Elaine by Ben Arzate- Book Review

Ben Arzate
ATLATL Press (Feb 28, 2020)
eBook/ Trade Paperback/ 100 pp


This reminds me a lot of my grandma’s house, he thought. It’s like every old person in the Midwest has the same interior designer.”

Omg, you guys! What a neat, creative, pervy, creepy, terrifying, little novella we have here from ATLATL Press, which, if you didn’t already know always manages to deliver the eclectic goods, chock full of black comedy/ dark humor to feed even the most eccentric of readers out there amongst this sick and decrepit and demented world. Reader beware: this is a purposely uncomfortable and unexpectedly pervasive read; but, it’s definitely not written out of bad taste and there’s a point to it and it fits rather well into the storyline and overall composition here beautifully, whilst managing to add to the madness lingering about every turn of the page. This is a first for me written by the author and I can safely say that it won’t be the last.

When Chris hops on a train to meet up with his girlfriend Agnes and her recently widowed father for her mother’s upcoming funeral in the small and peculiur town of Elaine located somewhere in Upper Michigan, things begin to get fuzzy for our main character. Why are all the female’s including the woman on the train named after the town they live in? What does it all mean? What is it with all these perverted dreams and vivid hallucinations he keeps having about all the females in his life? His sister. His girlfriend. Elaine. Elaine. Elaine. The preacher? Perverted commercials on the television? What is happening in this godforsaken town? Why can’t he leave?

“The funeral’s going to be really dreary, Chris thought.”

The true magic of this book is in the slow-burn way in which the story unfolds before our very eyes. That slow, creeping dread that looms from within the words on the page that keeps us as the reader wanting to keep reading quickly to find out what’s going to happen next. There are some really heavy undertones and characteristics of folk horror going on here in abundance, specifically in the way in which all the strange characters from Elaine, MI seem to act and respond to everything, in that, as-if-there’s-nothing-strange-going-on-here type of way, when, in fact, there oh so very much is. I also really liked the author’s clever use of music in this book, adding to the main character’s entire gimmick of being the owner of a record store, listing out specific bands and song titles throughout the majority of the book, which I’ve taken the time to ever-so-conveniently compile below in the order in which they appear like one of those old-school Midwestern emo compilation mix-tapes from yesteryear, which nobody has probably done with a book since reading The Perks of Being a Wallflower back in the day.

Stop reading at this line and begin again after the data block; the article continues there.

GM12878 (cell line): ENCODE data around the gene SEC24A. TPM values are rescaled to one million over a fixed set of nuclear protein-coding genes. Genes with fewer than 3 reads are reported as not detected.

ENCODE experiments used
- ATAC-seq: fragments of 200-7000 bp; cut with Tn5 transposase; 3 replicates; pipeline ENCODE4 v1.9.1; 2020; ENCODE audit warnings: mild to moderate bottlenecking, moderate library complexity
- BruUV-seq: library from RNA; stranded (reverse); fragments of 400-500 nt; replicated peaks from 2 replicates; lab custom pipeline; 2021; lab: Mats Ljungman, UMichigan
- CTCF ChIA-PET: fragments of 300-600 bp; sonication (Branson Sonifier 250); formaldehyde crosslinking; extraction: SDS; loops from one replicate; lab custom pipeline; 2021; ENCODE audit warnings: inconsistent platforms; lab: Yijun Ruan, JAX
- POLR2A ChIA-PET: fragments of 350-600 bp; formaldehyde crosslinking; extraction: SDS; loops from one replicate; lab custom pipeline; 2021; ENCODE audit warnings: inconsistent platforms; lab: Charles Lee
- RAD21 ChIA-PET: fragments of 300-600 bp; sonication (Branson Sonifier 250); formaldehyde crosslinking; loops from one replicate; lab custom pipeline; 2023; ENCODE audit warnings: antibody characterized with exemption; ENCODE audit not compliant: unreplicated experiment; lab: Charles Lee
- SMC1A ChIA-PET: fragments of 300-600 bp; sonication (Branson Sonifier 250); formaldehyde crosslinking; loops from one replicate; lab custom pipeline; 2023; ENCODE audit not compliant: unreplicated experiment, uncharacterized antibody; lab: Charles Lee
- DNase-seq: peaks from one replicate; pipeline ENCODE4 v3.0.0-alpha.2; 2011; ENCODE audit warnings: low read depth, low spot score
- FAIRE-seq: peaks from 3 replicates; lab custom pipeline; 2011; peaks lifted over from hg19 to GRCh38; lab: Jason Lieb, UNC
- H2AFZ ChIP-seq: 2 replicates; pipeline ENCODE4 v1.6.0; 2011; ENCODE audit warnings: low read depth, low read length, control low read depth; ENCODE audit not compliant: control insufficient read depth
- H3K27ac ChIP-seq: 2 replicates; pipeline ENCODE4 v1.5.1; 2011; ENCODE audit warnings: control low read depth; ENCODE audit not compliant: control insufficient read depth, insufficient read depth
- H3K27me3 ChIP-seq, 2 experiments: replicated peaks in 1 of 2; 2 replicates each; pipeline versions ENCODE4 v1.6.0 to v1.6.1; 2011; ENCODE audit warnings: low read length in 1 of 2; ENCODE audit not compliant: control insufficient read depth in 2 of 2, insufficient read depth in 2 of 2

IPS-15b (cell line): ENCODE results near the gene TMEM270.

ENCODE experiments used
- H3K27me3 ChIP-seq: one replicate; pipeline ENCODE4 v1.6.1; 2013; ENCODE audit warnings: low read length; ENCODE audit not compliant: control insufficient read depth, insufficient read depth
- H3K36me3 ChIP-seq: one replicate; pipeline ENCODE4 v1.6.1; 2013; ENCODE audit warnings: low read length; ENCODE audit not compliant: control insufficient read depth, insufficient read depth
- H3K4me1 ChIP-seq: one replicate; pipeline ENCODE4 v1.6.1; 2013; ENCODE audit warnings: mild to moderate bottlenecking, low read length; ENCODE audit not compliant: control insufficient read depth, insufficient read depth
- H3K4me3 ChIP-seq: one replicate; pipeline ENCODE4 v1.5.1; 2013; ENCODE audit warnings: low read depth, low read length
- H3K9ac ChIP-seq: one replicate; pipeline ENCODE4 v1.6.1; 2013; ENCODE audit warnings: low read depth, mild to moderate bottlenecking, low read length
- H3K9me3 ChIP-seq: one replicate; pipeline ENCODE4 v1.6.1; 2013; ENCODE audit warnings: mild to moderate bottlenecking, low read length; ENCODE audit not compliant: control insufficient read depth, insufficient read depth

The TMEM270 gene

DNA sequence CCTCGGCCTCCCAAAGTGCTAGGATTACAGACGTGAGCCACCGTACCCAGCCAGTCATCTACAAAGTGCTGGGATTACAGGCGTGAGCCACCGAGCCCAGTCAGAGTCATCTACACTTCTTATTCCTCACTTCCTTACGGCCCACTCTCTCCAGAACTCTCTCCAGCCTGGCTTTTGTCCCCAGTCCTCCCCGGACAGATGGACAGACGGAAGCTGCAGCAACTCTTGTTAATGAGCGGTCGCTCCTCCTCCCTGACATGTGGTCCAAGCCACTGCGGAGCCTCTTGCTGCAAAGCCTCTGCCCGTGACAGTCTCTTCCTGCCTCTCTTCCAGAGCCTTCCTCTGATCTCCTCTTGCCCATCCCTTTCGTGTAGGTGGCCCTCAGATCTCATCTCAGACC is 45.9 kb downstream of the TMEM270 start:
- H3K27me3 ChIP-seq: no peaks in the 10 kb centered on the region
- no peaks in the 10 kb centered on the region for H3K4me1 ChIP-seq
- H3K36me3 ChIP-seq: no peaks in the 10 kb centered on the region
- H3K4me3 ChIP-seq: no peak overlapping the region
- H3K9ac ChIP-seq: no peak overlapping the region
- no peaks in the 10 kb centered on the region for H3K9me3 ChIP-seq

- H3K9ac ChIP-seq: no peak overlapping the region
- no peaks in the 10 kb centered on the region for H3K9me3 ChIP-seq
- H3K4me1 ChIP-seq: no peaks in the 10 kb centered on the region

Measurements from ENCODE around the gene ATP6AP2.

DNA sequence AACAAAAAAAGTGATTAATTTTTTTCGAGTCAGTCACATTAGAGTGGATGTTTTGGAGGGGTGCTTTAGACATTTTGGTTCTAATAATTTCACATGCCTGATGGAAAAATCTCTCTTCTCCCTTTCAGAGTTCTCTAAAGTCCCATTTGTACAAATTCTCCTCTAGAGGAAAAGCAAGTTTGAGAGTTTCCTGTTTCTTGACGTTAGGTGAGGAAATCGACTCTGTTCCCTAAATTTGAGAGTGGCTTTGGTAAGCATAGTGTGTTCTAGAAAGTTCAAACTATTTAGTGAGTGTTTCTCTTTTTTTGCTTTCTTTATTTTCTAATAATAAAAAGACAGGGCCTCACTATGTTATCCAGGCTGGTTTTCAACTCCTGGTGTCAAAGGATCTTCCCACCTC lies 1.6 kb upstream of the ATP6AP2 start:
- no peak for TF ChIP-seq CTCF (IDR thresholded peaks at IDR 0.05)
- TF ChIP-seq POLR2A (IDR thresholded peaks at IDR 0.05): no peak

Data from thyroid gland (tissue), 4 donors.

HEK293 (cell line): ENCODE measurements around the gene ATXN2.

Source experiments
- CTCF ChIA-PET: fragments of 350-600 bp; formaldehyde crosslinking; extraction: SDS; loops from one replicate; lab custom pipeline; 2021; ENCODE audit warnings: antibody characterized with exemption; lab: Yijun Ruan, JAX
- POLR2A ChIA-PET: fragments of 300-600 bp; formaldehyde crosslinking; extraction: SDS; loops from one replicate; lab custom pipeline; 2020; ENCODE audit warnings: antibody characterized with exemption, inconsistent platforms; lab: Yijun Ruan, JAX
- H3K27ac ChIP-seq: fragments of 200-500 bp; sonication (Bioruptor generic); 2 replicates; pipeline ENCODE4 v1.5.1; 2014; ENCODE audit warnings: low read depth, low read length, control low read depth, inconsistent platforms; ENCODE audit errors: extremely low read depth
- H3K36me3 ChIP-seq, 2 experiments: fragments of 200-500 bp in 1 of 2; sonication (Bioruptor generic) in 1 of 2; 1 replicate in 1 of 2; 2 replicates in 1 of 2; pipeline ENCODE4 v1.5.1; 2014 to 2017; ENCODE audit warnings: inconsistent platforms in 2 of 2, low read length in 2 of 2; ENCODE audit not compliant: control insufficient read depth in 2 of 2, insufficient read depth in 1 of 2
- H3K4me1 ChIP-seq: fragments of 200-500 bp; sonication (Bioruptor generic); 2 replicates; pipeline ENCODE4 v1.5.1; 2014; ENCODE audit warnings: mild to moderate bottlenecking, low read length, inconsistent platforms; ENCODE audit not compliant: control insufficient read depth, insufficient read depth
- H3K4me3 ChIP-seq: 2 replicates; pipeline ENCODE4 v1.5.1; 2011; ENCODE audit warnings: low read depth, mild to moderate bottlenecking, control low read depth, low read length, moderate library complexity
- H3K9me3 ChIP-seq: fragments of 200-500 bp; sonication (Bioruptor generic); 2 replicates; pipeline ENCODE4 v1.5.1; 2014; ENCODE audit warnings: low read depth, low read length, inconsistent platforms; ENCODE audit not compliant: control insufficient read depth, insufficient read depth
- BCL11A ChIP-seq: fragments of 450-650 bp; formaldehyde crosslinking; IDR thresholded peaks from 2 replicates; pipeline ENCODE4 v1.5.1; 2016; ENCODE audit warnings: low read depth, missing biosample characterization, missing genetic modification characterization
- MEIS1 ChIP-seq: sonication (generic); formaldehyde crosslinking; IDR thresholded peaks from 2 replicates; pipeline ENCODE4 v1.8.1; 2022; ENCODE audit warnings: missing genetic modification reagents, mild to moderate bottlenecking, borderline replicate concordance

The Elaine Mixtape

Johnny Cash- Folsom Prison Blues
Iron and Wine- Walking Far From Home
This Mortal Coil- A Single Wish
Creedence Clearwater- Someday Never Comes
Captain Beefheart- Electricity
Magnetic Fields- With Whom to Dance
Animal Collective- Sun Tongs Album
Clinic- Goodnight Georgie
The Butthole Surfers- American Woman
Outkast- Roses
The Dresden Dolls- The Jeep Song
Yes- Into the Lens
Tracy Lawrence- Can’t Break It To My Heart
Iron Maiden- The Evil That Men Do
Reba McEntire- The Night the Lights Went Out in Georgia
Tim Mcgraw- Indian Outlaw
Creedence Clearwater- Proud Mary
Bruce Springsteen– Born in the USA
Hank Williams Jr.- All My Rowdy Friends Have Settled Down
The Highway Men- The Road Goes On Forever
Garth Brooks- Friends in Low Places
Asia- Heat of the Moment

Do yourself a favor and check this one out for yourself to see what it’s all about!

Leave a Reply

Fill in your details below or click an icon to log in:

WordPress.com Logo

You are commenting using your WordPress.com account. Log Out /  Change )

Google photo

You are commenting using your Google account. Log Out /  Change )

Twitter picture

You are commenting using your Twitter account. Log Out /  Change )

Facebook photo

You are commenting using your Facebook account. Log Out /  Change )

Connecting to %s